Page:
Political child abuse recorded
Nevada’s elected officials are quick to give away our tax dollars to lure wealthy corporations like Tesla, Apple and Switch to our state under the guise of jobs for the working class when it’s obvious it’s really about creating riches for developers and business barons.
But we rarely talk about who pays the biggest price in terms of overcrowded and underfunded schools, minuscule public health budgets, and wages that don’t cover decent, stable housing or health insurance deductibles. That would be our kids.
The 2018 Nevada Kids Count book was released last month, and there was little to cheer about in our overall ranking of 47th in the nation in “child well being,” well below the three states with the best rankings—New Hampshire at number one, Massachusetts at two, New Jersey at three. Thank God for Mississippi (48th), Louisiana (49th) and New Mexico (50th) for cushioning us from being dead last.
It’s true that Nevada has continued to make significant improvements in children’s health care coverage, thanks to the Affordable Care Act and its mandate that everyone have health insurance, a mandate stripped from the law by the Republican Congress last year. Nevada experienced an 8.1 percent decline in the uninsured rate among children between 2013 and 2016, one of the largest decreases in the nation, although we still rank low, at 43rd.
We did a smidgen better in the “family and community” category of the data book (42nd), and we ranked 43rd in “economic well-being.” Thirty-four percent of our children live in households with a high housing cost burden, a number that will likely worsen in future years thanks to the new, out-of-state residents pouring in to work those jobs that were supposedly created for Nevadans.
Education is the category that always disappoints despite decades of bipartisan efforts to improve our schools. This year we ranked 49th, with 64 percent of our young children ages three and four not in school, far worse than the national average of 52 percent. According to Kids Count, 69 percent of our fourth-graders are not proficient in reading, and 73 percent of our eighth graders can’t do their math. Twenty-six percent of our high school students did not graduate on time during the 2015-16 school year, compared to the national average of 16 percent. You can’t blame the school districts for all of it, either—hungry and sick kids can’t learn, and children who don’t go to preschool must catch up in underfunded, overcrowded classrooms.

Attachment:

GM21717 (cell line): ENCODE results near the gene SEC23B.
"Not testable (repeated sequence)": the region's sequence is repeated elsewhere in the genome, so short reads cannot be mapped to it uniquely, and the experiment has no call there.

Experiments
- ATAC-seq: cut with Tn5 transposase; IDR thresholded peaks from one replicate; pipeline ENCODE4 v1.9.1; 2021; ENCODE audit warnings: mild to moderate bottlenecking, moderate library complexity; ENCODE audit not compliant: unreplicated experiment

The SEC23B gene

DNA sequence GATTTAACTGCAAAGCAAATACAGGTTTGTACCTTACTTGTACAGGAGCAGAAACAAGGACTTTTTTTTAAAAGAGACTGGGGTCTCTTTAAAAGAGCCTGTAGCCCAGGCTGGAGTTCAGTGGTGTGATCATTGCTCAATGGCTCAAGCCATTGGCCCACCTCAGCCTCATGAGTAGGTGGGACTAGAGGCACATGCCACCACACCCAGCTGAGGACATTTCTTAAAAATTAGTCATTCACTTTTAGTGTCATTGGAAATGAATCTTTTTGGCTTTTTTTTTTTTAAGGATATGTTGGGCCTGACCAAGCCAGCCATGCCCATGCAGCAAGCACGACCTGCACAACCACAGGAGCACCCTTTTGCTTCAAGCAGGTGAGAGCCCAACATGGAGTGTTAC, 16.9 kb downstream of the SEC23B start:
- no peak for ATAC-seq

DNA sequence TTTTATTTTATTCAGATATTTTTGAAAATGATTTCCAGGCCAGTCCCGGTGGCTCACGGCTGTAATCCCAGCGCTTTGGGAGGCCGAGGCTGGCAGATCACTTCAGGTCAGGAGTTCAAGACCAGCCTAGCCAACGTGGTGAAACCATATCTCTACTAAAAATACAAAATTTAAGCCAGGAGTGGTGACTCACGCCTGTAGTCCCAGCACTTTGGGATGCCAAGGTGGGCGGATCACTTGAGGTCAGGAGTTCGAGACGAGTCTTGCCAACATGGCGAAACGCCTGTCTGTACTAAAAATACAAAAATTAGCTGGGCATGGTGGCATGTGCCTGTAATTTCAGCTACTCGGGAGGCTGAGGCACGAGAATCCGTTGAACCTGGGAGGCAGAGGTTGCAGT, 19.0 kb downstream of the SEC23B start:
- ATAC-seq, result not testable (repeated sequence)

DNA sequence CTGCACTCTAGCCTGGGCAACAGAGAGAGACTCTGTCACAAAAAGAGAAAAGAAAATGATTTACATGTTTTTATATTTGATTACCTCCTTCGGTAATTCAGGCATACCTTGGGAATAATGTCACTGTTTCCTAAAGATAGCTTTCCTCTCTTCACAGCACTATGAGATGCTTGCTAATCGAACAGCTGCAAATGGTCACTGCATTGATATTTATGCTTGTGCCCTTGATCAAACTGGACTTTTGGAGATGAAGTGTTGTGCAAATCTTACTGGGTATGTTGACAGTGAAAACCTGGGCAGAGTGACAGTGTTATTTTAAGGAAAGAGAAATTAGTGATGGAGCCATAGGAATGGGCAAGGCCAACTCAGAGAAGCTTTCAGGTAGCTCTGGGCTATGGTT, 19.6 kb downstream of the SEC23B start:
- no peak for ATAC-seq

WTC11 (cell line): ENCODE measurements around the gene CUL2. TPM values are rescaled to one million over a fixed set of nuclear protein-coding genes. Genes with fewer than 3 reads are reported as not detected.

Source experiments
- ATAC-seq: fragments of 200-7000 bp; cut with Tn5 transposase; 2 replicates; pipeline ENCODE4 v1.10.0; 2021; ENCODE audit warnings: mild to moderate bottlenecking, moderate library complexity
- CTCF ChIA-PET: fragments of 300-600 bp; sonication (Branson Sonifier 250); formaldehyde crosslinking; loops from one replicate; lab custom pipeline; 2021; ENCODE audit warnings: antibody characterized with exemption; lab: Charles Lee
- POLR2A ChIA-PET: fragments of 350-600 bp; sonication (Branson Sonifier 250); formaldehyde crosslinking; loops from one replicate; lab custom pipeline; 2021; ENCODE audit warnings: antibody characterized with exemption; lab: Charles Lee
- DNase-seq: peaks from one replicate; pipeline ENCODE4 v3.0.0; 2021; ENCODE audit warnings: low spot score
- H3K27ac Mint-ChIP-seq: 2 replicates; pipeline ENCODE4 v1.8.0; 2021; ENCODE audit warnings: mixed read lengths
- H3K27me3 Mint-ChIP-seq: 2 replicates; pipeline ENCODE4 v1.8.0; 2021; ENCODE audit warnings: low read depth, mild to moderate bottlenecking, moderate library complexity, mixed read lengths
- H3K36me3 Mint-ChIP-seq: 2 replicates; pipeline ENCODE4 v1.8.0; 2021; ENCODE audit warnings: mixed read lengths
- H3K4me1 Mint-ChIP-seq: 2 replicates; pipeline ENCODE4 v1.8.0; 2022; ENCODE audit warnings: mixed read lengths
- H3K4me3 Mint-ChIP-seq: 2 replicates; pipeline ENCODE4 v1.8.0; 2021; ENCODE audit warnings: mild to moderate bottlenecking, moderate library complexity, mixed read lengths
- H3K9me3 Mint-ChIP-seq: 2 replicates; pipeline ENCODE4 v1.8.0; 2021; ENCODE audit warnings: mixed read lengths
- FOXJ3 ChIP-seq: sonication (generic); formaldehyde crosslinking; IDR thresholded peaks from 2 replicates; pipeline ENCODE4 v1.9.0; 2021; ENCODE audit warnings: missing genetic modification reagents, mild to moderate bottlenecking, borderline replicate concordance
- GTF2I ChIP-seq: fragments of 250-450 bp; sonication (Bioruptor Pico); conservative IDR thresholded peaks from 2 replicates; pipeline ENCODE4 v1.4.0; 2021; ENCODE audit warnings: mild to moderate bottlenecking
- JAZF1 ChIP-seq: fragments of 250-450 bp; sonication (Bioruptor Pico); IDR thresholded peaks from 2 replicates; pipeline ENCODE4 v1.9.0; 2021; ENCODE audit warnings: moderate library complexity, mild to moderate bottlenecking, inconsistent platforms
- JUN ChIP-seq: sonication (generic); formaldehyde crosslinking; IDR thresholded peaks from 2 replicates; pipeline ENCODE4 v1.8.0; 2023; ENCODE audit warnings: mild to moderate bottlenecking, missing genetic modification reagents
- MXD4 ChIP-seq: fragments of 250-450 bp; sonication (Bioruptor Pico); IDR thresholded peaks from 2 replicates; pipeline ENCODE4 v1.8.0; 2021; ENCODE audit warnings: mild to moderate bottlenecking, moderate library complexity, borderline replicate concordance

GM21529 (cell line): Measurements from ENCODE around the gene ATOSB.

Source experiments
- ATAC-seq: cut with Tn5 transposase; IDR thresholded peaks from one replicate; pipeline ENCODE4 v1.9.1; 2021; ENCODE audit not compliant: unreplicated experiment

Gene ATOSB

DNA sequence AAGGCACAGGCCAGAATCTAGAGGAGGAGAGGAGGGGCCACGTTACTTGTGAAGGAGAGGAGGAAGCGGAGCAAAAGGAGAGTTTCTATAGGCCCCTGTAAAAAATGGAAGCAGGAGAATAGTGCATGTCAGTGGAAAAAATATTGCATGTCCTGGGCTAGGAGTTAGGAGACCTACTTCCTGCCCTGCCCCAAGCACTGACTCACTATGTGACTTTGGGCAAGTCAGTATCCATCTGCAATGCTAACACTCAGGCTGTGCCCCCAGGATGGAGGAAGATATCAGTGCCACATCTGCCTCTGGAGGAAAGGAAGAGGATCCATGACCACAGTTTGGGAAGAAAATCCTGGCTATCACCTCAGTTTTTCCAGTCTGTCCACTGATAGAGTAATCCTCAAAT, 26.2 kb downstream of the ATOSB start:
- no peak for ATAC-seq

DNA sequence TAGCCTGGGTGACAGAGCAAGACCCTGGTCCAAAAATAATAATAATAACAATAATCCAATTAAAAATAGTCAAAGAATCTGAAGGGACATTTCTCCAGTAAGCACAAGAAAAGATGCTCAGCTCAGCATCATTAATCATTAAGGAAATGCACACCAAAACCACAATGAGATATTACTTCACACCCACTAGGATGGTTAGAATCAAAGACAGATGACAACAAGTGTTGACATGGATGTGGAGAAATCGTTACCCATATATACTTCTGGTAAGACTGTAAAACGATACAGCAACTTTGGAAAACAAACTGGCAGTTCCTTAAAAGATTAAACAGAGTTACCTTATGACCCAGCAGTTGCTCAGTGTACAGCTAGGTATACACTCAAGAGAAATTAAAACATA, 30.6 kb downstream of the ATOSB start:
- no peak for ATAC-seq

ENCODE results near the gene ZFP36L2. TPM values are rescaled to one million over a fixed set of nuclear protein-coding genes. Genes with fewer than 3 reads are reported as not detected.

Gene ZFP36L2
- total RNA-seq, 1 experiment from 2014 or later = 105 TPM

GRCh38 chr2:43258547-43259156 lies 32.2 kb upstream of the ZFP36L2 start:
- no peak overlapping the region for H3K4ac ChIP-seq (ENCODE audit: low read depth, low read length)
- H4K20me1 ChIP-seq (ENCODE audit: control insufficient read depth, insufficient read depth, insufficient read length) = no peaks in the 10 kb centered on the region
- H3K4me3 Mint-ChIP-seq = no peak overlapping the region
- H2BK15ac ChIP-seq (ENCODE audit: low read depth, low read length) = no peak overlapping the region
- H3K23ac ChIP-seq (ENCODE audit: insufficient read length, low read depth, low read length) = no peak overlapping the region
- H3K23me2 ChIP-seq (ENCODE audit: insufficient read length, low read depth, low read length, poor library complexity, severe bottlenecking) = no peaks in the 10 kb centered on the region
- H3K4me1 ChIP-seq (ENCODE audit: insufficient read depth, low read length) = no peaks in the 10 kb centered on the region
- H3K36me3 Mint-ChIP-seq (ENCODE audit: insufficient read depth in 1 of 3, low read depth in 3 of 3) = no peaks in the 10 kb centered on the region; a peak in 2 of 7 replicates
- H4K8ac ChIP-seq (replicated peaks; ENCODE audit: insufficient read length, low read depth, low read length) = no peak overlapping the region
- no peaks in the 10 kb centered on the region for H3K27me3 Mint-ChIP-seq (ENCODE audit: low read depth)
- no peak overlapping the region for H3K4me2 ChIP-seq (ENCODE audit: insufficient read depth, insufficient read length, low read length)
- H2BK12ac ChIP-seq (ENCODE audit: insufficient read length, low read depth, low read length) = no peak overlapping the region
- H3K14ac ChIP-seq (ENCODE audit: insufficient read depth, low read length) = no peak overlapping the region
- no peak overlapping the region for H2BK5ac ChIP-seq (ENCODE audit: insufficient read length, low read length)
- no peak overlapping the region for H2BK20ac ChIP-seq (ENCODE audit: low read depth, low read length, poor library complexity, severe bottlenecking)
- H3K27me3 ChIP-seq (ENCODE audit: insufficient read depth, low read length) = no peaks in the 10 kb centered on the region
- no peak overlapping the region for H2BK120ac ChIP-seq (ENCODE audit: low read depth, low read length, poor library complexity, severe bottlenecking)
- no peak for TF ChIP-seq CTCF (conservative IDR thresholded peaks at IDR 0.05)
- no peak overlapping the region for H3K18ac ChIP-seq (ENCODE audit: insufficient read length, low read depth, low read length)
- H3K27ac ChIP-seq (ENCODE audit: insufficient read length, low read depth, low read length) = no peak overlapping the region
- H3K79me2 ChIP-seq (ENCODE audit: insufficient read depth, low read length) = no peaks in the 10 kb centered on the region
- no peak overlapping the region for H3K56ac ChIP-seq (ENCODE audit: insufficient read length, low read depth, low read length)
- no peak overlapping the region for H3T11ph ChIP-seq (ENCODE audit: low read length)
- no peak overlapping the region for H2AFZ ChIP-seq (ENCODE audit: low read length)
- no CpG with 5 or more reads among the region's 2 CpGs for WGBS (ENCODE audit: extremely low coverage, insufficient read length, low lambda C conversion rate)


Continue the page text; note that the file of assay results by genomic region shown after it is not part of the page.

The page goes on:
Before we shrug our shoulders and mutter about how the data is skewed and doesn’t take into account our uniqueness, let’s face the truth. Children are not our top priority in Nevada. If they were, we’d take this shameful report card to heart and start investing every last cent we have in education and health care, starting at infancy. We’d demand an end to transferable tax credits like those we gave to Tesla, tax credits they’ve sold to casino corporations that are now using them to lower their gambling tax obligations, creating a double whammy for taxpayers.
And now, another worry. Kids Count estimates about one million children younger than age five were not counted during the 2010 U.S. Census, often because their entire family wasn’t counted due to homelessness, immigration status or transiency. In Nevada, about 68,000 children live in hard-to-count census areas.
These lost children matter since the 2020 Census helps determine how much federal funding Nevada will receive for programs that directly benefit young children such as Head Start, Women, Infants, and Children (food and nutrition service), and Title One (federal aid program for public schools). And guess who wants to add a citizenship question to the census to drive even more people underground?
States like Nevada with large and transient immigrant populations stand to lose critical dollars our children desperately need.